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Jill St. John
Neil Brock is a young social worker in the slums of New York City; his boss is Frieda Hechlinger; and Jane Foster is the office secretary. This dramatic series features stories about child abuse, drug abuse, rip-offs of the welfare system, crime, etc., i.e., all of the problems of the inner city. Written by
J.E. McKillop <email@example.com>
Brilliant but canceled that lasted one season and 26 episodes
"East Side/West Side" was a beautiful series that became a one season experiment that ran for 26 episodes on CBS from September 23,1963 to April 27,1964 that filmed on location in New York and in black & white. This was an grand one run experiment that was absolutely brilliant in every aspect and in every grand detail. It came out at a period where America was at a crossroads within itself and also a tumultuous time period where the issues were confronted---the years 1963 and 1964.
The years 1963-1964 were conflicts of turmoil with the escalating violence the occur with the issues of racial prejudice and discrimination in the South,the encompassing of the death of JFK,the passing of the Civil Rights Bill,the senseless killings of three Civil Rights workers in Mississippi,the bombing of three African-Americans on a bloody Sunday in Alabama and the senseless race riots that engulfed the Southern states and not to mention the escalation of the fighting and the opposing of the war in Vietnam. All of this occur within a single season during the show's run and it was just that--- A gruesome chapter in American History.
The series starred the great George C. Scott in his first and only television series. Scott played a social worker in Manhattan,while Cicely Tyson played his secretary,and before they softened the series,or before the series went off the air toward its own whimsy,they changed the course of television into a whole new agenda by looking at the way America looked at itself---ashamed at the way people are depicted here and the way society uses them as a pawn in life's uncrueled world. But the series offer some very controversial material that was ahead of its time when showed the social status of a nation in constant turmoil. The series,however was filmed on location in New York City and shot in grainy black and white with location shoots within the burrows of Manhattan,Queens,Bronx,Staten Island,Brooklyn,and Yonkers.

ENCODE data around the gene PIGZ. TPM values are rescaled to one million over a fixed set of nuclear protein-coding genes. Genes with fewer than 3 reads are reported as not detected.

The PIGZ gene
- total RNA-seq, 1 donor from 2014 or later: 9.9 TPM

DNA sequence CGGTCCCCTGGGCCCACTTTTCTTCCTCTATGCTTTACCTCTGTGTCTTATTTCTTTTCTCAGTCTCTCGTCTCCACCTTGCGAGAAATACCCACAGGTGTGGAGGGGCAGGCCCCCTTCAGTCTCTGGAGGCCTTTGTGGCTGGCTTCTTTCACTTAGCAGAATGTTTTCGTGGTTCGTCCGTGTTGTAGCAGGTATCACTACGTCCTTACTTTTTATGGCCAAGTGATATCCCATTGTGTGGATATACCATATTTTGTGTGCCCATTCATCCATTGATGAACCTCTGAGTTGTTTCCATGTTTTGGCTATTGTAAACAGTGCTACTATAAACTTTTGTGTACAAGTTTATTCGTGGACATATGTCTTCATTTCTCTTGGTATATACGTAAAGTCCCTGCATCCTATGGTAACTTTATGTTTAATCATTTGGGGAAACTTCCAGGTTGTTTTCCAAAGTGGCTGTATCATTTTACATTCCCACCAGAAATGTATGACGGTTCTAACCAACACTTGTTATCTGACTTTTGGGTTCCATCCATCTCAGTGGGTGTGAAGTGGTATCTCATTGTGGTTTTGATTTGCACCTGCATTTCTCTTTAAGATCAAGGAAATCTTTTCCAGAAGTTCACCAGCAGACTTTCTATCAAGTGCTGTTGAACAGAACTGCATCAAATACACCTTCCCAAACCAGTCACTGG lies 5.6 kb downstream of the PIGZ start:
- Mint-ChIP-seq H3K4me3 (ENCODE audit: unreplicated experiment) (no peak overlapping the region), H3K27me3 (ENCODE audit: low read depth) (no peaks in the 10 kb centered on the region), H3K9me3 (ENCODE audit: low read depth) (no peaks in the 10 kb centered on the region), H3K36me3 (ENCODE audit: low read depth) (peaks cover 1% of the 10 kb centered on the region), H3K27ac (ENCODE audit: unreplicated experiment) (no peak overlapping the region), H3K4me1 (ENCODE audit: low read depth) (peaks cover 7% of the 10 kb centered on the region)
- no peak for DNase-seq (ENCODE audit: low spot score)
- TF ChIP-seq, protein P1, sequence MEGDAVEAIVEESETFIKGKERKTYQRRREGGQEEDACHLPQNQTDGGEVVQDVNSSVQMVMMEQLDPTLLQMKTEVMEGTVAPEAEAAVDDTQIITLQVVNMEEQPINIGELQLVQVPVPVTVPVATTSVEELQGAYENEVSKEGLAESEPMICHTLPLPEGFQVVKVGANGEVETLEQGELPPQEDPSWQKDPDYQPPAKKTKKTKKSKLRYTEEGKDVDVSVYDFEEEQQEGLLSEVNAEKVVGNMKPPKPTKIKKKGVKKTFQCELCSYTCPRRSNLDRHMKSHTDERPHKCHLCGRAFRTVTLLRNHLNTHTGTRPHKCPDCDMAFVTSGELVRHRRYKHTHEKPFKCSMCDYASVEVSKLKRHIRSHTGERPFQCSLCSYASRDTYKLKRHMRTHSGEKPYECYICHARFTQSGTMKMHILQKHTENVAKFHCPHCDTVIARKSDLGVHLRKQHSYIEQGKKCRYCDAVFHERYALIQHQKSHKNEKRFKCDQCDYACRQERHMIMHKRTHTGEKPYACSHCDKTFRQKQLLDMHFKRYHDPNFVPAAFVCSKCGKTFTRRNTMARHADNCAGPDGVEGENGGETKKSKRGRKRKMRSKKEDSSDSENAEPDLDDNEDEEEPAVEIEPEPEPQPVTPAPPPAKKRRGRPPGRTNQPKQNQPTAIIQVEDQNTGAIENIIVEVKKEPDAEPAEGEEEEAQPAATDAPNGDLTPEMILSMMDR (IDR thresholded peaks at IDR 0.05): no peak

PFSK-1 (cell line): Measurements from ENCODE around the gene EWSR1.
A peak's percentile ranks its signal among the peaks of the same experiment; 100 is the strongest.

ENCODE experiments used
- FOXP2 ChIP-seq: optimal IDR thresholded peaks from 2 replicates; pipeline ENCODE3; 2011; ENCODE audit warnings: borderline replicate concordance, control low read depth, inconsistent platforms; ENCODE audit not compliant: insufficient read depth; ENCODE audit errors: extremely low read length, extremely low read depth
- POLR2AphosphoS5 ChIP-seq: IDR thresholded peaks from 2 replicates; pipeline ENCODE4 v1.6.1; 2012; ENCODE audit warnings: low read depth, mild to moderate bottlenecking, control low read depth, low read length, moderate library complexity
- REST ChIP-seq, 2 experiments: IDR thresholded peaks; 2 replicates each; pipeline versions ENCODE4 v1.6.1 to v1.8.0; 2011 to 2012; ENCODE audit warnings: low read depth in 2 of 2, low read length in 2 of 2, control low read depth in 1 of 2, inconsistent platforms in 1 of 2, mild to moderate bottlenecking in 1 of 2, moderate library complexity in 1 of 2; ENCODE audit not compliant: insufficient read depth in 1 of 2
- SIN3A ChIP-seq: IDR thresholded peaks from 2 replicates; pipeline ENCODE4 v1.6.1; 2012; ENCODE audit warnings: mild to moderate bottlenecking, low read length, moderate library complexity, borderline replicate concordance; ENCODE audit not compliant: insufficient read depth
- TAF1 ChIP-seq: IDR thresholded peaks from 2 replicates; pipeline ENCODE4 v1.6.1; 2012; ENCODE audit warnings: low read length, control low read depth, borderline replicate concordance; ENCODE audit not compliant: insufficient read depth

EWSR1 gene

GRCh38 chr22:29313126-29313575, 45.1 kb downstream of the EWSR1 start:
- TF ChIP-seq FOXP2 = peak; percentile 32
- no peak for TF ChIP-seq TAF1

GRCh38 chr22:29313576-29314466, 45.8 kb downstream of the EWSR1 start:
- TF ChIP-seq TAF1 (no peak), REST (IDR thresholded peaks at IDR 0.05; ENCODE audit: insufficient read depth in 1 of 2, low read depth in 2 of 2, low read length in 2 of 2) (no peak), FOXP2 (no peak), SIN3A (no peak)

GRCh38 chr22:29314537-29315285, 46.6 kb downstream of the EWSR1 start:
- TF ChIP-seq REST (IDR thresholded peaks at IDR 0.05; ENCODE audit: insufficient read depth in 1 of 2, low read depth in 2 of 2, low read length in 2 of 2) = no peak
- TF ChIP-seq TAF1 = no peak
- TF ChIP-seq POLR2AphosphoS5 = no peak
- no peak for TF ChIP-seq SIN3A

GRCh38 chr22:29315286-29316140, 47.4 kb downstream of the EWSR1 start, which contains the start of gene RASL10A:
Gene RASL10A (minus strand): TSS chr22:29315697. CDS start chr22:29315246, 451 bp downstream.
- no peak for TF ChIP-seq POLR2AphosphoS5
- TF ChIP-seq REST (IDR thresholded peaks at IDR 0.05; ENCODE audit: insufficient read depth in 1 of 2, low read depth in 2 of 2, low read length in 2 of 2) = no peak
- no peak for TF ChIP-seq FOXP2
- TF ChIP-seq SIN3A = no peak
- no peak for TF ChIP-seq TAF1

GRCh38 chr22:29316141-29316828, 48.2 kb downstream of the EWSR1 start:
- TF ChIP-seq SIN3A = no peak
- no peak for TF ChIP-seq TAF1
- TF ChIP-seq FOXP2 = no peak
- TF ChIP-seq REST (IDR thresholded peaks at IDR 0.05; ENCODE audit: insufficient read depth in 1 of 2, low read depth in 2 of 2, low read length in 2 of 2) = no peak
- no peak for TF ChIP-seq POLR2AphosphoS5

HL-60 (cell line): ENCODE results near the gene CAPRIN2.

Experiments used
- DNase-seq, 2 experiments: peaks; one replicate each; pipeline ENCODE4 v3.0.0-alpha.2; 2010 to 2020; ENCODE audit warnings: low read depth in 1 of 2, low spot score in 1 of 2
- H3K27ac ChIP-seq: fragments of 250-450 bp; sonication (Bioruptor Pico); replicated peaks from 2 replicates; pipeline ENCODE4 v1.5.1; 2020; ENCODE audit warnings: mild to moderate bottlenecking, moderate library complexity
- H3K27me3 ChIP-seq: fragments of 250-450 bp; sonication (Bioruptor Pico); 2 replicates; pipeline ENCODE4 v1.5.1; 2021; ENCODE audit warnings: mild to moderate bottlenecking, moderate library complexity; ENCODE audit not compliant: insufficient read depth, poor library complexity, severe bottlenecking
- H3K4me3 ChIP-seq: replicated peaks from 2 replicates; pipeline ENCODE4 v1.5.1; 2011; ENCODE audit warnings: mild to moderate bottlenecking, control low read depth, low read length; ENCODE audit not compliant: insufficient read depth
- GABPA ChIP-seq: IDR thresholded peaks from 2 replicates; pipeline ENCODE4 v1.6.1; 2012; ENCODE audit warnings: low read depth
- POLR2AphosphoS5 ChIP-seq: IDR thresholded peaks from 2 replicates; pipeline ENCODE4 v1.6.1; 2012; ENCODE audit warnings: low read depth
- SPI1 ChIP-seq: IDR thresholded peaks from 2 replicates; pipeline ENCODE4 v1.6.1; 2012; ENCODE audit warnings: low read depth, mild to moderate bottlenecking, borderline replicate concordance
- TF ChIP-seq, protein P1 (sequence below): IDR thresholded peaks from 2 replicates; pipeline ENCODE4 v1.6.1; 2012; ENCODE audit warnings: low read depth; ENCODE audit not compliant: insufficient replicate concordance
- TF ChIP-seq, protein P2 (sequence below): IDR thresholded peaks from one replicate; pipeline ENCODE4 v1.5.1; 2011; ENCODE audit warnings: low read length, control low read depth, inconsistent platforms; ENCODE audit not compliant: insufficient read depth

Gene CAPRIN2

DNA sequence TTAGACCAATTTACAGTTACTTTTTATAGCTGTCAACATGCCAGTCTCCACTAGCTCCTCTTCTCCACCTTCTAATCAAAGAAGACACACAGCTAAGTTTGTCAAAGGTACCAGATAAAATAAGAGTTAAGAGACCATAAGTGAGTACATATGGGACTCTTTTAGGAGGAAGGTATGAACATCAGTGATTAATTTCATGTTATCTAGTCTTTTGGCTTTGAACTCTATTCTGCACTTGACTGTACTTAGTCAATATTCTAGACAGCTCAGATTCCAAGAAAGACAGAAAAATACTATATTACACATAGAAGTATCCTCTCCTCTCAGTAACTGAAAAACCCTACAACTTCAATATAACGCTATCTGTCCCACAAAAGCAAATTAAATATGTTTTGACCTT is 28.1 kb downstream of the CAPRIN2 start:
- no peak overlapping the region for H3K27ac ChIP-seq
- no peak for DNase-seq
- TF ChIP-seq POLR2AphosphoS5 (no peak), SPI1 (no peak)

These episodes haven't been seen in almost 40 years,but there are four that really stick out that are totally spellbinding and brilliant in detail including two that were totally blocked in the Southern states of Georgia,Alabama,Tennessee,Mississippi,and South Carolina,but it is vital that the other two are worth seeing..........
1. Social Services takes away the child of a prostitute,who was portrayed as a devoted mother--her grief was seismic.
2. A mentally retarded adult is charged with the molestation of a young child and the father is to blame for the son's mistake.
3. A young black father who loses a baby to a rat's attack gets a weapon and wanders through Harlem looking for someone to kill.(This episode was totally blocked-out in four Southern states--hasn't been seen since its original broadcast more than 40 years ago)
4. A middle-class black couple moving to the suburbs sets off a calculated real-estate stampede,and even the liberal whites who sponsored them finally rebukes them.(This episode was totally blocked-out in four Southern states also hasn't been seen since its original broadcast more than 40 years ago)
5. A young teenager decides to kill himself after his parents find out that he is committing suicide----on the top of an apartment building.
NOTE: The guest stars ranged from Carroll O'Connor, Norman Fell, Howard Silva, Maureen Stapleton, Alex Cord, Ruby Dee, James Earl Jones, to Beah Richards, Raymond St. Jacques, Simon Oakland, Daniel J. Travanti, and Brock Peters. It won the prime-time Emmy in 1964 for Best Original Drama series even though it lasted one season.
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